Aboriginal youth face a fate that should horrify Canadians and there’s an obvious fix
Ending the cycle of poverty and violence among Aboriginal youth can seem like an impossibly daunting endeavour. After decades of negotiations, commissions and protests, including last year’s Idle No More movement and Ottawa’s recent unsuccessful attempt to reform First Nations education funding, Aboriginal children continue to face a fate that should horrify most Canadians.
Macleans Magazine, Tamsin McMahon - July 14, 2014
Mike McKenzie celebrated his 21st birthday in May. For many Canadians, 21 is a milestone, an age when they graduate from university and begin their adult lives. For McKenzie, it’s something of a miracle.
Growing up in the isolated Skeetchestn Indian Band, a community of around 260 in the B.C. Interior, he spent his childhood shuffling between the school on the reserve and, when it was shut down for a time, enduring racist taunts at a Catholic high school in Kamloops. Eventually, he dropped out altogether. His family was devastated by his older brother’s suicide in 2003, and four years ago, McKenzie decided he, too, was destined for an early grave. “I had a hard time at that time in my life, controlling my anger,” he says now. “I got to the point where I was really upset and really isolated in my community. There was just nothing there for me. I came to the conclusion that it wasn’t worth it, that I wanted to kill myself finally.”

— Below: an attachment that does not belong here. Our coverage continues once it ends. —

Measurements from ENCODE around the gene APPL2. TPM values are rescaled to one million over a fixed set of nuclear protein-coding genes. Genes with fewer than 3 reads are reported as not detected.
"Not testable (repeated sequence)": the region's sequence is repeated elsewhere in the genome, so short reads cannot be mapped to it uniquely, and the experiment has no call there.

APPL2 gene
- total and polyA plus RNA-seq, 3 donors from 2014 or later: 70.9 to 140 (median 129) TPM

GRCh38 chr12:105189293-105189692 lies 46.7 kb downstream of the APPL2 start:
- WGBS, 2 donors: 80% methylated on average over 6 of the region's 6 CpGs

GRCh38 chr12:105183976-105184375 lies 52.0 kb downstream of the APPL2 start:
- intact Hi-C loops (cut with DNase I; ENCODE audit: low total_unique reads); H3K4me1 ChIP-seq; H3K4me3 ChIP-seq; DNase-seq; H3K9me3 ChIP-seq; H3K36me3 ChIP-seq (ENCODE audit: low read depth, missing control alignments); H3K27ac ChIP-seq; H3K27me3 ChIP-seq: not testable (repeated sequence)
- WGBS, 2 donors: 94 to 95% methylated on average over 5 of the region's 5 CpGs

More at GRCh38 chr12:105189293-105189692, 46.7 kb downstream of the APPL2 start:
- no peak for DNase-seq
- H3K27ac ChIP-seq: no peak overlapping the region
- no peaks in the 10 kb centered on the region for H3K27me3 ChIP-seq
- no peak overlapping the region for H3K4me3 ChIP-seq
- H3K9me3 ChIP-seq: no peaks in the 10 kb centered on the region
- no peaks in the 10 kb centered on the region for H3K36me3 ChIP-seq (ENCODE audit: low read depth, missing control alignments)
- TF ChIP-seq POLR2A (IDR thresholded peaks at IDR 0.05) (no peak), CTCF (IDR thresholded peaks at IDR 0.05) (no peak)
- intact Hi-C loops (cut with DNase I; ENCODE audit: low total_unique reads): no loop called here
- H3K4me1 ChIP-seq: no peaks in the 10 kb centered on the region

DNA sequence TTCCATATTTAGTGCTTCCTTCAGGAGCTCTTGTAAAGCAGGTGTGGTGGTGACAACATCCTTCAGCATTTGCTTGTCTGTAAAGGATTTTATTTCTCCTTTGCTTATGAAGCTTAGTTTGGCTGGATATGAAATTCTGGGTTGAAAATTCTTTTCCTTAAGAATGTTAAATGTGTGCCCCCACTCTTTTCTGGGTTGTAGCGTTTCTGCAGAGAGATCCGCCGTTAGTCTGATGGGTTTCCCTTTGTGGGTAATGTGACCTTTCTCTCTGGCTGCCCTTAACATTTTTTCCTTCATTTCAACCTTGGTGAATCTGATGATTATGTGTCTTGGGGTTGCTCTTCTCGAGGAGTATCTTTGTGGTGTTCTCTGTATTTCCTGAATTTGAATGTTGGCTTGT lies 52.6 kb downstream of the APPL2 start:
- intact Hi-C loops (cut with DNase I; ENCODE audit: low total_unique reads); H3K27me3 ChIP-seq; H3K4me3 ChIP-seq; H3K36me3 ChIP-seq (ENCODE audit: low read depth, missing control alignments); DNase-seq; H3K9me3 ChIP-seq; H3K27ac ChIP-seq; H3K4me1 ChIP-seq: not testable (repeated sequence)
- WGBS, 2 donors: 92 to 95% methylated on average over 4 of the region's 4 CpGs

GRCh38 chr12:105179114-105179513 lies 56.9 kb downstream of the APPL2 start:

His turnaround came after attending an Aboriginal youth conference that allowed him to meet with other First Nations teens living on reserves. He realized his struggles were hardly unique. Isolation, depression and substance abuse are rampant among Aboriginal youth growing up in remote communities. Many of the youth that McKenzie has since met have bounced in and out of foster care or jail, struggled to escape from gang violence or are grieving family and friends who committed suicide.